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Fusar Poli, E.; Fontefrancesco, M.F. Pesticide: A Contemporary Cultural Object. Encyclopedia. Available online: https://encyclopedia.pub/entry/56607 (accessed on 26 May 2024).
Fusar Poli E, Fontefrancesco MF. Pesticide: A Contemporary Cultural Object. Encyclopedia. Available at: https://encyclopedia.pub/entry/56607. Accessed May 26, 2024.
Fusar Poli, Elena, Michele Filippo Fontefrancesco. "Pesticide: A Contemporary Cultural Object" Encyclopedia, https://encyclopedia.pub/entry/56607 (accessed May 26, 2024).
Fusar Poli, E., & Fontefrancesco, M.F. (2024, April 29). Pesticide: A Contemporary Cultural Object. In Encyclopedia. https://encyclopedia.pub/entry/56607
Fusar Poli, Elena and Michele Filippo Fontefrancesco. "Pesticide: A Contemporary Cultural Object." Encyclopedia. Web. 29 April, 2024.
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Pesticide: A Contemporary Cultural Object

The article provides a narrative review of the social and cultural interpretation of pesticides in contemporary society. In so doing, it highlights the main fields of exploration investigated by social scientists concerning the perception and role played by these products among farmers and consumers. Following the WHO definition, pesticides are chemical compounds used to kill pests, including insects, rodents, fungi, and unwanted plants. They are contemporary cultural artefacts that social sciences explore in synergy with other disciplines to highlight their socio-cultural connections at both local and global levels. Specifically, the use of these products is connected with power relations, which are embedded in and reflect imbalances and inequalities in access to rights and resources, as well as specific articulation of the perception of risk arising from environmental contamination in terms of individual and collective psychophysical health. Furthermore, pesticides fit into various environmental conceptions and multiple local knowledge systems, representing the intersection of different cultural heritages, worldviews, and rationales that make the tradition–modernity dichotomy complex and dynamic. In this respect, therefore, pesticides can be understood not just as mere tools for agricultural practice but as vital windows through which to investigate multiple layers of meaning to support transitions towards sustainable pest management systems, both environmentally and socio-culturally.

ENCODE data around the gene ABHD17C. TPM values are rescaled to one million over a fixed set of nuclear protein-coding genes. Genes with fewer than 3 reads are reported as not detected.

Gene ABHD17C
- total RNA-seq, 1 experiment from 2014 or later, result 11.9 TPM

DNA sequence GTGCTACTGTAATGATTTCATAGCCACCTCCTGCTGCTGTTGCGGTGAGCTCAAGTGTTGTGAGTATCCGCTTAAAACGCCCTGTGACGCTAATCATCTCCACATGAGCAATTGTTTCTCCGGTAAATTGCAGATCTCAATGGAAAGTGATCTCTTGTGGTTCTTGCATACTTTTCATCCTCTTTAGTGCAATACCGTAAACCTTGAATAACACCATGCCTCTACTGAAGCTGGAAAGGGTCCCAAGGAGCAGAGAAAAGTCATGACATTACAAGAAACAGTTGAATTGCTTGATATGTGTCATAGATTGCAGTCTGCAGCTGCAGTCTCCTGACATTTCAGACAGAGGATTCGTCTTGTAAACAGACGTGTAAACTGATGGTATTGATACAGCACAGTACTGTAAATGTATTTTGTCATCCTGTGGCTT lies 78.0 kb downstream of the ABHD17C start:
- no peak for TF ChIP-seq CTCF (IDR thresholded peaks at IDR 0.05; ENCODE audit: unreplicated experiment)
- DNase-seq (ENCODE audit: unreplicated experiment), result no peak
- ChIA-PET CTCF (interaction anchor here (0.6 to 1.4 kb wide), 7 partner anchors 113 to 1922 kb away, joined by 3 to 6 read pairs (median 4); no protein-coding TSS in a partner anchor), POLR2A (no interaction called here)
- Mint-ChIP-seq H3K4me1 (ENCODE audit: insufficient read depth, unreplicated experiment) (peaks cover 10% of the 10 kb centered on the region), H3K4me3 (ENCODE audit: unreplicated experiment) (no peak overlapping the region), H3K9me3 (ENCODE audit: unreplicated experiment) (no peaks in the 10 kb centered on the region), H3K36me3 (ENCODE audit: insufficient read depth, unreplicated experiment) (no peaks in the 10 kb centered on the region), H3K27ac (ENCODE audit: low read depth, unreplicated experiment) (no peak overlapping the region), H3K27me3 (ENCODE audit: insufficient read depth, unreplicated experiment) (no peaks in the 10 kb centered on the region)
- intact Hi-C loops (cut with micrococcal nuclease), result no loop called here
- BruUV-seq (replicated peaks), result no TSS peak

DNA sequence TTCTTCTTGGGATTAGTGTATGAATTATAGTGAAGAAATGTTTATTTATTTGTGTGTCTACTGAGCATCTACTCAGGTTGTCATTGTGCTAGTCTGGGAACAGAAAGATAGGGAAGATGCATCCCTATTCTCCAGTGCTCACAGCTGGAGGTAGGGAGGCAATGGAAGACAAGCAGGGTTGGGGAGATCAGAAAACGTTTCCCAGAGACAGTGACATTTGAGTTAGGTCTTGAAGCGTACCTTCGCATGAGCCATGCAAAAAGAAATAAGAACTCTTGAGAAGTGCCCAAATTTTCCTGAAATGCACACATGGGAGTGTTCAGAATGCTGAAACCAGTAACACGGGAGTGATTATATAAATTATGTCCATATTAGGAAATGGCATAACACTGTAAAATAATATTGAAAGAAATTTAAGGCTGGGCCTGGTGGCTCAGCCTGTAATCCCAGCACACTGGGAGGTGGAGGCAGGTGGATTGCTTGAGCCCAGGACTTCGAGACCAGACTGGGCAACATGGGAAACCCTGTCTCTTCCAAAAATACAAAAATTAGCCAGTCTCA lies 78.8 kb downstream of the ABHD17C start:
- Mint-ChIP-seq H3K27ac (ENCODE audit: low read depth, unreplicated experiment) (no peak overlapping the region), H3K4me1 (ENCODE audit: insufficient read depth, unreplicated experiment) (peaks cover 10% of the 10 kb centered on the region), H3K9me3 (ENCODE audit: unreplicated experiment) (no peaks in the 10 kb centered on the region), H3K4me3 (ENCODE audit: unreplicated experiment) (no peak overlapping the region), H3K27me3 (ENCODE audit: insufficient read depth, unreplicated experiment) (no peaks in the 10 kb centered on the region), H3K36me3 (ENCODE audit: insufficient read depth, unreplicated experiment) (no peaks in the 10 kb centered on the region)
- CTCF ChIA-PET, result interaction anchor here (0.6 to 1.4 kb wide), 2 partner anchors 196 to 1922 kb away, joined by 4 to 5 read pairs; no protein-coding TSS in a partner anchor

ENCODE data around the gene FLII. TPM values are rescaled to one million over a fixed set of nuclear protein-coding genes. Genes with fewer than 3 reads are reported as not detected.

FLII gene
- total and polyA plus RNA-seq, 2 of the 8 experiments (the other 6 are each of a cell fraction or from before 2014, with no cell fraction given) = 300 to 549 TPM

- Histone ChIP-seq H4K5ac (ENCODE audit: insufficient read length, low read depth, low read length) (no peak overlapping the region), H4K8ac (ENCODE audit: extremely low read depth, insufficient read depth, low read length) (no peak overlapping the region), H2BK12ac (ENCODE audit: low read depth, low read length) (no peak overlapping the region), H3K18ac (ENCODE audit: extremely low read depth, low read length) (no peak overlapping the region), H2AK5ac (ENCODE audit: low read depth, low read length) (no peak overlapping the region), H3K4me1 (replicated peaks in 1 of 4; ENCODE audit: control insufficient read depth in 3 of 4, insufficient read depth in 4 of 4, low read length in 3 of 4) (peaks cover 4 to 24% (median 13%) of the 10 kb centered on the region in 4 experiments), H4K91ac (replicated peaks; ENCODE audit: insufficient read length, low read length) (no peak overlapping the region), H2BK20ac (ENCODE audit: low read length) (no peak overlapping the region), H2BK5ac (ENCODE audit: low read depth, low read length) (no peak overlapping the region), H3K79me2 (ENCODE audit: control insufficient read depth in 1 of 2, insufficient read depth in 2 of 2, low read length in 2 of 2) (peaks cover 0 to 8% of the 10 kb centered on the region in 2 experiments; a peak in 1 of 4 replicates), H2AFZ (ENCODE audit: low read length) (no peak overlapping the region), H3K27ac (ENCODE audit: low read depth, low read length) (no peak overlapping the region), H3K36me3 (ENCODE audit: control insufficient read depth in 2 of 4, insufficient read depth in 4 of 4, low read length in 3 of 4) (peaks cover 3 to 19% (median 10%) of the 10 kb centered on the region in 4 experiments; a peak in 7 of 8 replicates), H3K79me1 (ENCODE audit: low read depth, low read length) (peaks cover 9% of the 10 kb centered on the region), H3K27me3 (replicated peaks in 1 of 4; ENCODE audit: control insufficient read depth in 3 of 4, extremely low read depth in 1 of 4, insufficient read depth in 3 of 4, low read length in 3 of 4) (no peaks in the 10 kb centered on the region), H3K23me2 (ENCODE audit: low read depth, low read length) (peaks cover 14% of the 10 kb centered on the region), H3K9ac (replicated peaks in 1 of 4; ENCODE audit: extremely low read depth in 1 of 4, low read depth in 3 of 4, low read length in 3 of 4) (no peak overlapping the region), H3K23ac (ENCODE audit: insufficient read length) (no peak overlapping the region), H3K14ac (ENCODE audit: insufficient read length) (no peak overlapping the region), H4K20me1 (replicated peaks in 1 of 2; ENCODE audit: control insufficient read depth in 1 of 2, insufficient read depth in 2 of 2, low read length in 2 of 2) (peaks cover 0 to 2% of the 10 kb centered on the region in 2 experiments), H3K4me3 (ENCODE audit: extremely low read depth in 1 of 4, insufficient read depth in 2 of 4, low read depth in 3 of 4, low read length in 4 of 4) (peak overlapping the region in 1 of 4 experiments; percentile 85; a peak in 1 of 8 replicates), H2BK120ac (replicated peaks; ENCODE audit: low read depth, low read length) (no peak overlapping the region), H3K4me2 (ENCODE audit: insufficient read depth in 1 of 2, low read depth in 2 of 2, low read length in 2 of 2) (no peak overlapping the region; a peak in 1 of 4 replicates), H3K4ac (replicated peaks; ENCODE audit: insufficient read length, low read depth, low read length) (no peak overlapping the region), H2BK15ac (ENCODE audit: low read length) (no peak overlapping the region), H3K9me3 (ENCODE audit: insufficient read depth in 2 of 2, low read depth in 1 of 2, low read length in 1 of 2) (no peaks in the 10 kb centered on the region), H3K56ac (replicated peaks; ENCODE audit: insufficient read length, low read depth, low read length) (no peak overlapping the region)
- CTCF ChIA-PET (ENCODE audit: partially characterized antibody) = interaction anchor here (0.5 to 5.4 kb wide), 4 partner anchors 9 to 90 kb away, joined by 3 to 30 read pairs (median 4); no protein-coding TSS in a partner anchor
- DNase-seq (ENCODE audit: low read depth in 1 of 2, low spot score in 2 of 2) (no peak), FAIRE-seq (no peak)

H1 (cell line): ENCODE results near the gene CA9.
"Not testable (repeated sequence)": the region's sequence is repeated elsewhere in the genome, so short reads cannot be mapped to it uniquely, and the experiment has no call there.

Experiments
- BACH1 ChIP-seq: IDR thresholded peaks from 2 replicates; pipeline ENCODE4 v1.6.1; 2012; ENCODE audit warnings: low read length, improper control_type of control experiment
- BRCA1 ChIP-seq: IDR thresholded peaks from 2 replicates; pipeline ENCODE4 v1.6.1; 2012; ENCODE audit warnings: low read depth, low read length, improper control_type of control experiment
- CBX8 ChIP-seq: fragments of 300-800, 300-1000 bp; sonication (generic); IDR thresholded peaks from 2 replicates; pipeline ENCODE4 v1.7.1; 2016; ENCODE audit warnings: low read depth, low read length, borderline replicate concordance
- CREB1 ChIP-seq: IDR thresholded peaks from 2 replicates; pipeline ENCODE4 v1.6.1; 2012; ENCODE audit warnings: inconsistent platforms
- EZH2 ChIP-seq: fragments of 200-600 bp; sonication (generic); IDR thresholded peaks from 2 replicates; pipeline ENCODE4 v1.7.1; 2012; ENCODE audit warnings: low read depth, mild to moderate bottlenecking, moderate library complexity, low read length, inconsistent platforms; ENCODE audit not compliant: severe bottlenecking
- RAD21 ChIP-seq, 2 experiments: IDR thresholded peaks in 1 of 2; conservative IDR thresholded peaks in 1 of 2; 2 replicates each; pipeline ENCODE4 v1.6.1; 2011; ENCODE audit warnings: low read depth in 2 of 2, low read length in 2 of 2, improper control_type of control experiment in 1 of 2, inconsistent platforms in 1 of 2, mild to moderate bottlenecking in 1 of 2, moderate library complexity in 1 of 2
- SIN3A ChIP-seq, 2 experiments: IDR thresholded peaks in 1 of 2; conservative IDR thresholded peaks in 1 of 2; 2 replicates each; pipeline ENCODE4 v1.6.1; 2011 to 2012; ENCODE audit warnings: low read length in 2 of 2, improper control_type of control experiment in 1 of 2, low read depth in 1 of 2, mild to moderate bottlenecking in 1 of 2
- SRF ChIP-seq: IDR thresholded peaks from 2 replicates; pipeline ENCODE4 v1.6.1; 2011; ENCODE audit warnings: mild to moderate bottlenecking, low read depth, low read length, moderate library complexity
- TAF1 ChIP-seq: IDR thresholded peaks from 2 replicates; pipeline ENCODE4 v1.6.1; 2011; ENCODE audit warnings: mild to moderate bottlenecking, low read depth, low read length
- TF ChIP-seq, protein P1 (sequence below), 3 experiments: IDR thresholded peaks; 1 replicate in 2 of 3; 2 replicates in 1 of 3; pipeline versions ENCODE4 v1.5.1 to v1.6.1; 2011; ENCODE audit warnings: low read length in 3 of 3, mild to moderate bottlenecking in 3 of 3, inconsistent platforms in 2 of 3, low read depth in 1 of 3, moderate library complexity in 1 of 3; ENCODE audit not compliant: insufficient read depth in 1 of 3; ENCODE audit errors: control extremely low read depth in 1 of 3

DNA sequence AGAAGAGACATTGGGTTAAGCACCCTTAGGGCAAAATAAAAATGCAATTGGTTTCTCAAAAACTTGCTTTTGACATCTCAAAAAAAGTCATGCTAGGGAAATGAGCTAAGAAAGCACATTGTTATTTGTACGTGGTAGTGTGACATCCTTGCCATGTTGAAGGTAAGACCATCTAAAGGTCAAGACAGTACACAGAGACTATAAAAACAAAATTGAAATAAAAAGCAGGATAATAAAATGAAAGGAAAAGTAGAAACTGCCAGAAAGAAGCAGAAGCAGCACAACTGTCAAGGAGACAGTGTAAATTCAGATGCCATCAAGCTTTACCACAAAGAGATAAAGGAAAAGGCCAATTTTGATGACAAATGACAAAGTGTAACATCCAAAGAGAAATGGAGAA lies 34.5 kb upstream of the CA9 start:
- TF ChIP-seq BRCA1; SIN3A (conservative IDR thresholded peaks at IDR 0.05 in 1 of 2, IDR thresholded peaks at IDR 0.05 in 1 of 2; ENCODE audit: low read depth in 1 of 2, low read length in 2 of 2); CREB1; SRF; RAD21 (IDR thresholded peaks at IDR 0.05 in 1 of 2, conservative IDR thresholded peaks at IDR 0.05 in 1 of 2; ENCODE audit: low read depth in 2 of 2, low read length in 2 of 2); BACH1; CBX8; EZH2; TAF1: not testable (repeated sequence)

pesticides anthropology perception risk environmental knowledge
Following the WHO definition, pesticides include numerous groups of specific products, such as insecticides, fungicides, herbicides, garden chemicals, household disinfectants, and rodenticides, which are utilized for both pest destruction and protection [1]. Over one thousand different pesticides are used around the world. They are commonly categorized as synthetic pesticides when they are based on human-made chemicals that do not exist in nature, or biopesticides, which are naturally occurring or derived materials, especially from living organisms such as plants, fungi, and bacteria [2].